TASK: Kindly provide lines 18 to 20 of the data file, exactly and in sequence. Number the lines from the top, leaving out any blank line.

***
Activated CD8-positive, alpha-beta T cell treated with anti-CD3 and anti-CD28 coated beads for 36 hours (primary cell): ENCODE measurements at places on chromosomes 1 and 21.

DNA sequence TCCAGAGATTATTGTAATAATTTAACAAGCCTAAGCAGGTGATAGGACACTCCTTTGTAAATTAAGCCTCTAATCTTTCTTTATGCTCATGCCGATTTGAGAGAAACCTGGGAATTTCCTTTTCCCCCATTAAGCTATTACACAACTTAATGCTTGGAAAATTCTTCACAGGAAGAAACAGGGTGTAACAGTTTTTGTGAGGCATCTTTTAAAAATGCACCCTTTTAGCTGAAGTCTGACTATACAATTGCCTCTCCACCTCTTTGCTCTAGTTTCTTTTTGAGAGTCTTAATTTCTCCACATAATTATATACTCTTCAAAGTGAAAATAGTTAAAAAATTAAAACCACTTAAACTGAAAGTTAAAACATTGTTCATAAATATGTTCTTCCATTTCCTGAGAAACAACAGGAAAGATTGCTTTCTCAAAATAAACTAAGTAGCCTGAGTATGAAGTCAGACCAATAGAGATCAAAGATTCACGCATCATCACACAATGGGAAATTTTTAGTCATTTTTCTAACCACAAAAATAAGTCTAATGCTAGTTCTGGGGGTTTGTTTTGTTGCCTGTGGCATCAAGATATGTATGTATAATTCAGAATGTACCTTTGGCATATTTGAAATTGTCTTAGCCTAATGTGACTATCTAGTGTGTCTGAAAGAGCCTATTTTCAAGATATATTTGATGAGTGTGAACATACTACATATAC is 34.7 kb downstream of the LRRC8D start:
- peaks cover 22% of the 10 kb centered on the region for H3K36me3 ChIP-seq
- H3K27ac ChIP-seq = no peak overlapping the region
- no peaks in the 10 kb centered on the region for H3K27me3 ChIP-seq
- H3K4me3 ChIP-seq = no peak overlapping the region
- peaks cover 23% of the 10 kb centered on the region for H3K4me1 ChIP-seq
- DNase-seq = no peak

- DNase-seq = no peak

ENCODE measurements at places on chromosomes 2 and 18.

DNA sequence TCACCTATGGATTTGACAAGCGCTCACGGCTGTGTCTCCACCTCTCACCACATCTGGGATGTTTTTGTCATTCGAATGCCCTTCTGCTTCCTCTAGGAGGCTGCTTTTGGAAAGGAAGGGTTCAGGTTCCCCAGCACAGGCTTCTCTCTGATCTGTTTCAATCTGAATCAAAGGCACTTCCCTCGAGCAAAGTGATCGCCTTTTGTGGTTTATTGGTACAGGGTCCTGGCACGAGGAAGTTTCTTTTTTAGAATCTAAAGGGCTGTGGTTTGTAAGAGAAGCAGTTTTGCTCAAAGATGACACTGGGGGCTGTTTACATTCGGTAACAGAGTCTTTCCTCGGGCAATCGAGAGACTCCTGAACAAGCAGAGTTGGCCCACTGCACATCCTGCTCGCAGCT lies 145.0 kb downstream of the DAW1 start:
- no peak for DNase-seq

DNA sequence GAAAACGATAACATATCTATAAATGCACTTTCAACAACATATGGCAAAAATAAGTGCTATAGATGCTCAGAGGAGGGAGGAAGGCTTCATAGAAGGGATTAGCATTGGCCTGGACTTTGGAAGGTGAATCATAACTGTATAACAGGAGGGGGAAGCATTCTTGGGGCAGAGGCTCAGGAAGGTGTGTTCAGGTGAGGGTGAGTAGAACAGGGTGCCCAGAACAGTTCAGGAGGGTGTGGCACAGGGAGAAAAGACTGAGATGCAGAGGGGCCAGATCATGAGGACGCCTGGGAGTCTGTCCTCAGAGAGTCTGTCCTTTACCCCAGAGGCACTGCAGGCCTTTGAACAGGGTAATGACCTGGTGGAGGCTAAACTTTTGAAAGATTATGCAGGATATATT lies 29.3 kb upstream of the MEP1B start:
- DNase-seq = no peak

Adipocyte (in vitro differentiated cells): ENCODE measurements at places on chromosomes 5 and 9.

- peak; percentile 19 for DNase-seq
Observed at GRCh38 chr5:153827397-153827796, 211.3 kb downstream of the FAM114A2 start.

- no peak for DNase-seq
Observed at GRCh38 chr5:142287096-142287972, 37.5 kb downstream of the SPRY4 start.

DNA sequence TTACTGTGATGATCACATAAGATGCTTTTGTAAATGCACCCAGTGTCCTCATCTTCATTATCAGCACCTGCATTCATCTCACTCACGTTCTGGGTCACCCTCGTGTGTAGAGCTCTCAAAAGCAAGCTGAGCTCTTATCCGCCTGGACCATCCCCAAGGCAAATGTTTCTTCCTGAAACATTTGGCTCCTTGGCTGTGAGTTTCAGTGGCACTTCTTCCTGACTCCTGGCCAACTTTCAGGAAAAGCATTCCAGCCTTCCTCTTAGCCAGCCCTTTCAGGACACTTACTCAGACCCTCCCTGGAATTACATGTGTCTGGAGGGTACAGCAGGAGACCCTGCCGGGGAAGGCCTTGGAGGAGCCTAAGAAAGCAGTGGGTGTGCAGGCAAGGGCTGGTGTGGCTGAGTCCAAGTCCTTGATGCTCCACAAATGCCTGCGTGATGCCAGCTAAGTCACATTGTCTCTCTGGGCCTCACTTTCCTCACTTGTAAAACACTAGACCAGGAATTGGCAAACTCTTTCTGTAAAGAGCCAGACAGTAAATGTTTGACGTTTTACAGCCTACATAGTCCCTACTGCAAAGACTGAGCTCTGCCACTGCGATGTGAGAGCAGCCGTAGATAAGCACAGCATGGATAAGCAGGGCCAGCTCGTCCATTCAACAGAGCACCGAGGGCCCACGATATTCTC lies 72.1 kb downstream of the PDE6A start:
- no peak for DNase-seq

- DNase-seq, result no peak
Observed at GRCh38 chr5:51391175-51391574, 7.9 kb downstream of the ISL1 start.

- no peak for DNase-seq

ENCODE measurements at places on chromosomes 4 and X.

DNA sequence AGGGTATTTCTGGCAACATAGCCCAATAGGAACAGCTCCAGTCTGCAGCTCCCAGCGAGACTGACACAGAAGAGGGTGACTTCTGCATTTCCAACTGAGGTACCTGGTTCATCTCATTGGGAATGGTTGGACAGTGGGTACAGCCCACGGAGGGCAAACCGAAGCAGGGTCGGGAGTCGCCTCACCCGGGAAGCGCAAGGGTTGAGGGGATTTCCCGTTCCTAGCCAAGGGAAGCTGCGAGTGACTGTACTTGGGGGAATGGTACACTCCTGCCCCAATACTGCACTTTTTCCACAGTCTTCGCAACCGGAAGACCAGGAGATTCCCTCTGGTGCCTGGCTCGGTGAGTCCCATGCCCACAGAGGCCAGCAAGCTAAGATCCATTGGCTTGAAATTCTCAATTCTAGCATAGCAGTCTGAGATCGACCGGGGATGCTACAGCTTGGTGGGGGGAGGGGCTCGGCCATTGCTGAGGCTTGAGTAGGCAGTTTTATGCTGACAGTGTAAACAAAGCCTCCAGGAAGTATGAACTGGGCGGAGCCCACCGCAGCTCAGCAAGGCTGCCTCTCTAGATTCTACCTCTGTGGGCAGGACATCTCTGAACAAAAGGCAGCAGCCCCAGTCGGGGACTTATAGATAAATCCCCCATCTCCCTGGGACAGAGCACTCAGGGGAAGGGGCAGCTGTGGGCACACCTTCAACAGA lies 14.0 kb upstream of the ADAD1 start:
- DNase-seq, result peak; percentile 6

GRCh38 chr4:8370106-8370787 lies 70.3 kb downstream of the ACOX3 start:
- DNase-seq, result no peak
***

- no peak for DNase-seq
Observed at GRCh38 chr5:142287096-142287972, 37.5 kb downstream of the SPRY4 start.

DNA sequence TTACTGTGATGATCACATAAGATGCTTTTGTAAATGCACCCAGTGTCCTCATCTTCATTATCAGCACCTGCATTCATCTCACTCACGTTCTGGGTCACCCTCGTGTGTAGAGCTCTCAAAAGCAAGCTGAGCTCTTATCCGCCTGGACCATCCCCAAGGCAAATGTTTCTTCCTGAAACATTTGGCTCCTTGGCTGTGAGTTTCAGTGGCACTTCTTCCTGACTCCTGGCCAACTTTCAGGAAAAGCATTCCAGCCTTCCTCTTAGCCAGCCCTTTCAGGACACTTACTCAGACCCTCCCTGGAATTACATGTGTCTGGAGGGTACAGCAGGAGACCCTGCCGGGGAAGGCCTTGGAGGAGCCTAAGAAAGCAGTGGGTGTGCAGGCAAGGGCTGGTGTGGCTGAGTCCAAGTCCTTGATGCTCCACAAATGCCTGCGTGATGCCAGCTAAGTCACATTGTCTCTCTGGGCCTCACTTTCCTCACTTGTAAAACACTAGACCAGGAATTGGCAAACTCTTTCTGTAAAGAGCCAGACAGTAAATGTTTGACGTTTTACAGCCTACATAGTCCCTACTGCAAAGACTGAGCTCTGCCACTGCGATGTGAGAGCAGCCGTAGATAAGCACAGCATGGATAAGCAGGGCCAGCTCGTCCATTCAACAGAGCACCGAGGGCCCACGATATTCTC lies 72.1 kb downstream of the PDE6A start: